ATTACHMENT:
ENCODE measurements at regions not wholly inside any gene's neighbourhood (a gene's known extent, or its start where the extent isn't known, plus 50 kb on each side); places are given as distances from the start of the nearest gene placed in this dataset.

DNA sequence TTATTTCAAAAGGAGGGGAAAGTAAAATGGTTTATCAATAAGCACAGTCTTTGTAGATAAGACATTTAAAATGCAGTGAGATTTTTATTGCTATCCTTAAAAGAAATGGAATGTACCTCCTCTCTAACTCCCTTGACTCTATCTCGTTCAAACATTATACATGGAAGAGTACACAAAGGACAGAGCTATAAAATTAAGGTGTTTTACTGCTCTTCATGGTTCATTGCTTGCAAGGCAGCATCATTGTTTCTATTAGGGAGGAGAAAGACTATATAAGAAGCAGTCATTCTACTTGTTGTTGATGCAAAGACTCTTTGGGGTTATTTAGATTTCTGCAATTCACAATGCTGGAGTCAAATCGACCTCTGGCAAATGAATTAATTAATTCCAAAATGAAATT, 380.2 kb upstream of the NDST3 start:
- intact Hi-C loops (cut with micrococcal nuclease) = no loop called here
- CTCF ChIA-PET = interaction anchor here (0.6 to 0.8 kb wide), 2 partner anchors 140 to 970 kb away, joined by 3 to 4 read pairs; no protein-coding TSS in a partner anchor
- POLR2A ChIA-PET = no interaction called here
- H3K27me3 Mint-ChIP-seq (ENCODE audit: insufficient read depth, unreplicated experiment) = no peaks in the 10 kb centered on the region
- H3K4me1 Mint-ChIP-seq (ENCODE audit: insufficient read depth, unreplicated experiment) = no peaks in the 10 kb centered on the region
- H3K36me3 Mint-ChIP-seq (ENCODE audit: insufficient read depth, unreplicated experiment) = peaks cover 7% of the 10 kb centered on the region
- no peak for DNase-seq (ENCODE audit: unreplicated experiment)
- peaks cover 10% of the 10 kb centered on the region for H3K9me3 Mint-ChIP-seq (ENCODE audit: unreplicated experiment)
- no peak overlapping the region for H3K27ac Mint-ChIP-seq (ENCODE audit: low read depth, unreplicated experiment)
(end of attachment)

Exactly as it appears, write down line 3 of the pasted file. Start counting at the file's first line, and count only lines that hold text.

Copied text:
- intact Hi-C loops (cut with micrococcal nuclease) = no loop called here